by Jayna Russel
The Path In Between
“Let me tell you a God story,” Tom said to me as we sat chatting together at Starbucks. “I was in Bucharest, Romania, working with an orthopedic team from Operation Smile. In Romania, there were whole hospitals full of children dying of AIDS, and suffering from horrible deformities because they had never left their cribs. We were in one of those hospitals.”
Tom is retired now, but he spent much of his adult life working as a nurse anesthetist, and volunteering his professional services in some of the most impoverished countries in the world.
“We had been operating on children all day,” he continued. “It was about two o’clock in the afternoon, and I had been giving anesthesia since seven o’clock that morning. No one had given me lunch. I was hungry and thirsty, and I was irritated.
“Eventually someone brought me food. I went outside, and there were about five half-dead dogs lying around on the ground. My lunch was nothing but a little tomato, a crust of bread, and a little piece of cheese, and I was mad. But then I saw a little boy, who was wearing nothing but his pajama bottoms, and he was diving into the dumpster.
“God looked down at me in that moment, and He said, ‘Tom, you are a selfish person. What is your problem?’”
It was a turning point in Tom’s life. “It was one of those moments,” he said, “that wouldn’t have happened in La Jolla, or going to a football game, or hanging out at a bar. It could have only happened there.”
And Tom’s response was, I have to do more.
For the past two years, Tom has been volunteering for San Diego Refugee Tutoring, a non-profit organization that provides San Diego’s many refugee children with educational support through tutoring, school supplies, extra-curricular activities, and advocacy. His initial commitment began with a handful of tutoring sessions a month, and has since grown into so much more. Tom keeps showing up, and he keeps looking for ways that he can bring about change.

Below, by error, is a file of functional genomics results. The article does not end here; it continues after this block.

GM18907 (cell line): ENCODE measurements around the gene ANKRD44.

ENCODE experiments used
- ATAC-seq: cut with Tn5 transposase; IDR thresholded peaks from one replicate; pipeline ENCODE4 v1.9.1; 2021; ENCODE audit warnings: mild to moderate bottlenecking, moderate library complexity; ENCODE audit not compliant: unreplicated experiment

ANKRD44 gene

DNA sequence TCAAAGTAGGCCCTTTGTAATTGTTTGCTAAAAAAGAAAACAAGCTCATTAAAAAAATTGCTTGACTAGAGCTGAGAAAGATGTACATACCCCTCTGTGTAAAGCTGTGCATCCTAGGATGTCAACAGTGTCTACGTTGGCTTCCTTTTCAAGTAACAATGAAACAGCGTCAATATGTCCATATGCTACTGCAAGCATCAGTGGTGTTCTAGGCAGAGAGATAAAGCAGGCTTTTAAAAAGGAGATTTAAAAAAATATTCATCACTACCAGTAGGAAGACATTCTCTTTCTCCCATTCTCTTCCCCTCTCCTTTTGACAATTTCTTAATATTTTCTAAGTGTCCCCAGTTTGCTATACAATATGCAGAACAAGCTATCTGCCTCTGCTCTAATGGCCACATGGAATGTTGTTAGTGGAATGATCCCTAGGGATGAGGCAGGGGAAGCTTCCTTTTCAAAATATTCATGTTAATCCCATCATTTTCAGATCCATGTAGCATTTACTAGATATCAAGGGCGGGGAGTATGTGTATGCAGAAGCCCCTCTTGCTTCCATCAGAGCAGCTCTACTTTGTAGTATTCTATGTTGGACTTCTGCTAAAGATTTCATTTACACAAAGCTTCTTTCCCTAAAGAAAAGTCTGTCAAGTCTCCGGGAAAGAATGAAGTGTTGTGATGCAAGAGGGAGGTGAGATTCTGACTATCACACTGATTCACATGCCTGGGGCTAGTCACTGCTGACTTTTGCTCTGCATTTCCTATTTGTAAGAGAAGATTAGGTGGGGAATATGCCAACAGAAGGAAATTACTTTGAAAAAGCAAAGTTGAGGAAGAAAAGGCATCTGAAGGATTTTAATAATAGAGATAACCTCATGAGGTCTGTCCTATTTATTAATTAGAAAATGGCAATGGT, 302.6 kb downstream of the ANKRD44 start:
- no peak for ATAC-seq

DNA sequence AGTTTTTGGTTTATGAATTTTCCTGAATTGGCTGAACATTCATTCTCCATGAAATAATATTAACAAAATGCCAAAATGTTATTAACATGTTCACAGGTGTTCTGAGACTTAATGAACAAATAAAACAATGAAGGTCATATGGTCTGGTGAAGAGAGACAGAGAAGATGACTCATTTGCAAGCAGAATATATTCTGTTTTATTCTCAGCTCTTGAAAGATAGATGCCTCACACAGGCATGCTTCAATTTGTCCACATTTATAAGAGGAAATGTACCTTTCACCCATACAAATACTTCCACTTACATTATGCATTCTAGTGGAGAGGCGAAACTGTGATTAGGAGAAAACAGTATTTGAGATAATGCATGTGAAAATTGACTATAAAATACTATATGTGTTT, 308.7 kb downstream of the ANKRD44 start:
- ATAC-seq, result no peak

I’ve been thinking about my conversation with Tom ever since, and have found myself asking what it really means to call myself a Christian. And how, if at all, am I living out that calling?
If I’m honest, I have to admit that when I see poverty and desperation, I want to shut down. And I know that other people want to respond in anger, lashing out in a need to blame, punish, and avenge.
How do we make sense of such things? How do we face the truth of the world’s astounding pain? How do we operate as God’s instruments of peace?
I asked Tom what we can do in the face of the overwhelm that results from these questions, and he said simply this, “You have to really look inside yourself and at your own values, and remember your integrity. There’s an old saying that goes, ‘The way you do anything is the way you do everything.’ Are you going to be a Christian and stop and help, or are you going to move on?’”
At the end of the day, Jesus’ mission of peace is not passivity; nor is it violence and aggression in the name of retribution. Peace is the third way, the path in between, wherein Jesus compels us to bring about healing and restoration. For Tom, in a world that is so broken and divided, he chooses a path of service as a way of bringing about God’s peace.
In the face of insurmountable odds, therefore, we choose to follow the example of Jesus because it is the right thing to do, and because our integrity compels us to do so. We don’t shut our eyes and turn away. We also don’t allow anger and bitterness to determine our choices. We choose peace. Because of Him.
So, if you are a Christian and are wondering how you are going to be an instrument of peace, here is what Tom has to say to you, “Be willing to get uncomfortable. The more uncomfortable situations you seek, the more you learn, and the more you will realize what you can do. We are here on this earth to help one another. And if each of us does our part, we can really change things.”
Wherever you choose to serve, know that you matter to God, and that you are here on this earth to make a difference. We choose Peace. For Him.
For more information on San Diego Refugee Tutoring, please check out their website at www.sdrefugeetutoring.com. They are always looking for donations of funds, school supplies, and the like, but the most important resource you can possibly give is your time. It is you, showing up and being available for a kid in need. Your time can make an immeasurable impact.